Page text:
29 June 2009: A climate business plan

Jeremy Rifkin, president of the Foundation on Economic Trends (see About Jeremy Rifkin), who is an adviser to the European Commission and several European governments, and author of excellent books on climate and energy, says that the Copenhagen Climate Summit in December should focus, not on targets and constraints, but on a climate business plan.

He is right.

Targets are necessary to focus public, political and business opinion on the need to control climate change, but the transition to a low carbon economy brings enormous economic, social and energy security advantages. These should be spelled out and – even more importantly – practical ways of reaching them outlined. China and India have much lower historical and per capita emissions than the US and EU, so telling them to constrain their economic growth is morally questionable, as well as politically pointless. Both have immense renewable potential and, in India in particular, solar lanterns and cookers could massively improve the lives of millions of people who do not get electricity from the grid. The urgent need is to draw up, and finance, a global business plan that will not only control climate change, but will also secure much greater and more equitable economic development. Rifkin describes this as a third industrial revolution. The first was based on coal and steam, with the second based on oil and the internal combustion engine. The third will be based on renewables, and involve making every building its own power station. I met Rifkin last Thursday (25 June 2009) and will now try to help him promote his ideas with UK politicians.

British Prime Minister, Gordon Brown, last week called for a global fund of $100 billion to transform the global economy into a low carbon one, and help countries adapt to the effects of climate change, such as disease, drought and floods, that are now inevitable (given greenhouse gasses already in the atmosphere). It’s often said that Brown is more suited to running the global economy than being prime minister of the UK, and there’s some truth in this. He is genuinely committed to tackling poverty, with particular focus on Africa. Like Blair, his international climate position is progressive but, again like Blair, delivery of low carbon opportunities in the UK is weak, and the UK government’s approach to transport is terrible.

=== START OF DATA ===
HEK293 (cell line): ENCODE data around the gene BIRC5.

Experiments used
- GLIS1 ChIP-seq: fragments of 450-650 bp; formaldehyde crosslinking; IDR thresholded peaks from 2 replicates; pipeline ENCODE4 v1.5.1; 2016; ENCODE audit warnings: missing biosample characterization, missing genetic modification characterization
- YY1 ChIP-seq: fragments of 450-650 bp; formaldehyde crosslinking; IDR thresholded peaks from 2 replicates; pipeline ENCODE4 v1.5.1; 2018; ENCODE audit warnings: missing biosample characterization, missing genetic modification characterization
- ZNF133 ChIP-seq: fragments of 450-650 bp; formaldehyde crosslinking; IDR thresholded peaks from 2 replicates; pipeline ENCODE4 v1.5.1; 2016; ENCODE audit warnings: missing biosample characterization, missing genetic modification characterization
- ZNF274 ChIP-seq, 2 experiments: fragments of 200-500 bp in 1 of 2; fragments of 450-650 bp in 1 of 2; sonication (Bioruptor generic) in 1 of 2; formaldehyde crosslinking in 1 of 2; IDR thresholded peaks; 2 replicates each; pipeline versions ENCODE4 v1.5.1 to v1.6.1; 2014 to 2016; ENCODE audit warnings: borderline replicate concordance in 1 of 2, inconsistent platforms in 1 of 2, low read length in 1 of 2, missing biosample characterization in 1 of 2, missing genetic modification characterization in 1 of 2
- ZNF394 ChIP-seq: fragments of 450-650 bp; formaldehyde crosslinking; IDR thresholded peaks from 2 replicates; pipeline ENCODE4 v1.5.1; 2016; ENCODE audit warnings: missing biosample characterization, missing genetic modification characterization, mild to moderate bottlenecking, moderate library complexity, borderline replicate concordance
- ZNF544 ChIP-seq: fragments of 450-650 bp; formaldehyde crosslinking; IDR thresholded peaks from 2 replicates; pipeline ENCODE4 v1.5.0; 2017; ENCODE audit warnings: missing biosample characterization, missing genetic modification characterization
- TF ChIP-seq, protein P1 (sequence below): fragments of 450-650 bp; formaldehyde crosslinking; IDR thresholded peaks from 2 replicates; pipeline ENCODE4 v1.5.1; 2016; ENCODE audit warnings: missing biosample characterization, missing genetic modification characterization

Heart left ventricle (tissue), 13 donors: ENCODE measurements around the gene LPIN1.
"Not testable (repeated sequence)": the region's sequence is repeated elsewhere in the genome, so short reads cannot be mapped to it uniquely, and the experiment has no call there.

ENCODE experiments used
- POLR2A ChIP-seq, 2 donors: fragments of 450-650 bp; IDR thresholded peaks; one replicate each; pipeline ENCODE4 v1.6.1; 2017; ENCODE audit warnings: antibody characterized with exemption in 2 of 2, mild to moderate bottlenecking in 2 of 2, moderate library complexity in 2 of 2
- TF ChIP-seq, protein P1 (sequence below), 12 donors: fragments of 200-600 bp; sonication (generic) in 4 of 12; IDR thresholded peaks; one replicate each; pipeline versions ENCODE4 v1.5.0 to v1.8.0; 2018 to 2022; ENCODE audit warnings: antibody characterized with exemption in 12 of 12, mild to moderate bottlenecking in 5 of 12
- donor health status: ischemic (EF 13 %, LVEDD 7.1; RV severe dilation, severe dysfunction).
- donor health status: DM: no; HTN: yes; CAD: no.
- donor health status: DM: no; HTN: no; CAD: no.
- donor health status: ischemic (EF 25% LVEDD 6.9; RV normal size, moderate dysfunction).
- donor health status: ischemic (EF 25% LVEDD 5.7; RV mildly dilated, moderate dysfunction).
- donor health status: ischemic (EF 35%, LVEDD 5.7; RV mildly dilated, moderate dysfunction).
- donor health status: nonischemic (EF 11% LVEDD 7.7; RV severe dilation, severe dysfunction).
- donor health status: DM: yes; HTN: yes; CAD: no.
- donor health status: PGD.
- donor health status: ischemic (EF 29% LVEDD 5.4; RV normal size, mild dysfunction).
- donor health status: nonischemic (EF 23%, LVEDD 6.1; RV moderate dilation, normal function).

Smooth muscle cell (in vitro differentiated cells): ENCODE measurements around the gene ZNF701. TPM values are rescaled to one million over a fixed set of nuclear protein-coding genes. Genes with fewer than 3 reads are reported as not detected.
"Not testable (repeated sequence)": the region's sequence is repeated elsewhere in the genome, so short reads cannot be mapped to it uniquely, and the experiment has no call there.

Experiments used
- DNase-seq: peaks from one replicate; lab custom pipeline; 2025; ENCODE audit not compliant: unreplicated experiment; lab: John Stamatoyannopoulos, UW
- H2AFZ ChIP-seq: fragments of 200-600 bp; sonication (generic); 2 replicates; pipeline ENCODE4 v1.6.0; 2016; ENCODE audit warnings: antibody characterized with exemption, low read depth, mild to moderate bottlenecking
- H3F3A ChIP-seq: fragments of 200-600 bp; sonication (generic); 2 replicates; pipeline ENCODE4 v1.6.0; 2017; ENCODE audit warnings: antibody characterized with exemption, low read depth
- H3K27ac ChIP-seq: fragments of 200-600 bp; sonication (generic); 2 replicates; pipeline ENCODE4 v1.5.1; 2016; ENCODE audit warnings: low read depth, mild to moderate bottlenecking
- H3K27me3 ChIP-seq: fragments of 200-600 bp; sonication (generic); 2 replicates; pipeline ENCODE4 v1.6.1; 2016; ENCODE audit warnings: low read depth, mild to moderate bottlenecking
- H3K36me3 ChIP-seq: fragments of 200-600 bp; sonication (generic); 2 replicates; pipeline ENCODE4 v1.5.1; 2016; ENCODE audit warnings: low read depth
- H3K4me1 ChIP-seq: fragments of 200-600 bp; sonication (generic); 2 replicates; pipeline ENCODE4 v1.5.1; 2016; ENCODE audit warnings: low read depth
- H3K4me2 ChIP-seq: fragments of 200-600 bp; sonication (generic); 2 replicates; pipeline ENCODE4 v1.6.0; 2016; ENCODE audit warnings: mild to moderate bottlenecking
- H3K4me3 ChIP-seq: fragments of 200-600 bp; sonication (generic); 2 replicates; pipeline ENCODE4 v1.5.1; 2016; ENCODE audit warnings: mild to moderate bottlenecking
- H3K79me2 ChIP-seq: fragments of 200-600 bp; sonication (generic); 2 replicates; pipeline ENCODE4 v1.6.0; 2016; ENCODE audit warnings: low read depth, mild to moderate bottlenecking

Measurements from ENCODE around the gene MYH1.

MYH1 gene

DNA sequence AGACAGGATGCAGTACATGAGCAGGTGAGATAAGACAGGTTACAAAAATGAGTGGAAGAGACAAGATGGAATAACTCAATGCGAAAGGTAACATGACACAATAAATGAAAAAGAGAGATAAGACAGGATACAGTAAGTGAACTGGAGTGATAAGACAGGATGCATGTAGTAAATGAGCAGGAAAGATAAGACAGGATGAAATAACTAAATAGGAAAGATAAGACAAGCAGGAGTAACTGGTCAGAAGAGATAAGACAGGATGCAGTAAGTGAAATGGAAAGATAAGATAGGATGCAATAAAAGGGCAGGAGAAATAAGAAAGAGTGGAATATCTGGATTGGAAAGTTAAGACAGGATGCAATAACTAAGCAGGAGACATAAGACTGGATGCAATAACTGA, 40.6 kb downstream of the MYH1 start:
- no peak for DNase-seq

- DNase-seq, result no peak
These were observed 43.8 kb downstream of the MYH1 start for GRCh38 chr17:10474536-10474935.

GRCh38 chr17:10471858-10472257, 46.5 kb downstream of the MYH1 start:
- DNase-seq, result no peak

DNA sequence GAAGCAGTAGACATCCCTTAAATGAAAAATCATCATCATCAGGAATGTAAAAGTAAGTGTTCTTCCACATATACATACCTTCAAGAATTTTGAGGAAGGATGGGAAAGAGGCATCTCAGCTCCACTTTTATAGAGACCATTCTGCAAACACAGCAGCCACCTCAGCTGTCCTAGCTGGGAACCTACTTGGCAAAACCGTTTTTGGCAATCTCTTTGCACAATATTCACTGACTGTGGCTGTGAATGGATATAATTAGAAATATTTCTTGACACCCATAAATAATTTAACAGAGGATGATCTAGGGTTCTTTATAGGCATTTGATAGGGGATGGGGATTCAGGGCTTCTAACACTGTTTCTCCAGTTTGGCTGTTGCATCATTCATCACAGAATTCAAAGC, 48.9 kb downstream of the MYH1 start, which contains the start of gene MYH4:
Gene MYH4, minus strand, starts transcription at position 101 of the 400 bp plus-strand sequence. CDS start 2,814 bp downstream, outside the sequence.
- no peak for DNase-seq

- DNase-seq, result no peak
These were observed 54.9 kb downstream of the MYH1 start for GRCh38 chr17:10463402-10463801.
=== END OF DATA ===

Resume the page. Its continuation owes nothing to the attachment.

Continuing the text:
Last Friday, the US House of Representatives passed a bill to introduce a cap-and-trade system to reduce greenhouse emissions. This is a welcome step, but it still has to get through the Senate, which has often been more opposed to climate action than the House. The promised reduction is not nearly enough, but it is much better than no proposed reduction – which was essentially the Bush approach. However, to accuse Obama and Energy Secretary Steve Chu of playing politics rather than following the science, as some environment groups have done, is an odd criticism. They are, after all, politicians. The Union of Concerned Scientists, which brings together US scientists wanting action on climate change (and many other issues), supports to Bill.

The EU cap-and-trade scheme (the Emissions Trading System) is far from perfect. The price of carbon is much too low, and will remain so even once permits are auctioned rather than given away. However, it has at least focussed attention, including that of businesses and industrialists, on the need to use energy more efficiently and reduce emissions. A carbon tax would be a preferable policy instrument, but it won’t be introduced – certainly not at an effective rate – in the EU, or indeed the US. Jacques Delors spent his entire time as EU Commission President promoting a carbon/energy tax, but with no significant success. Creating a single market across the EU proved an easier task than getting an EU carbon tax. Therefore, cap-and-trade systems should be supported, and we must use the consequent increased business attention on climate change to draw up a climate business plan.

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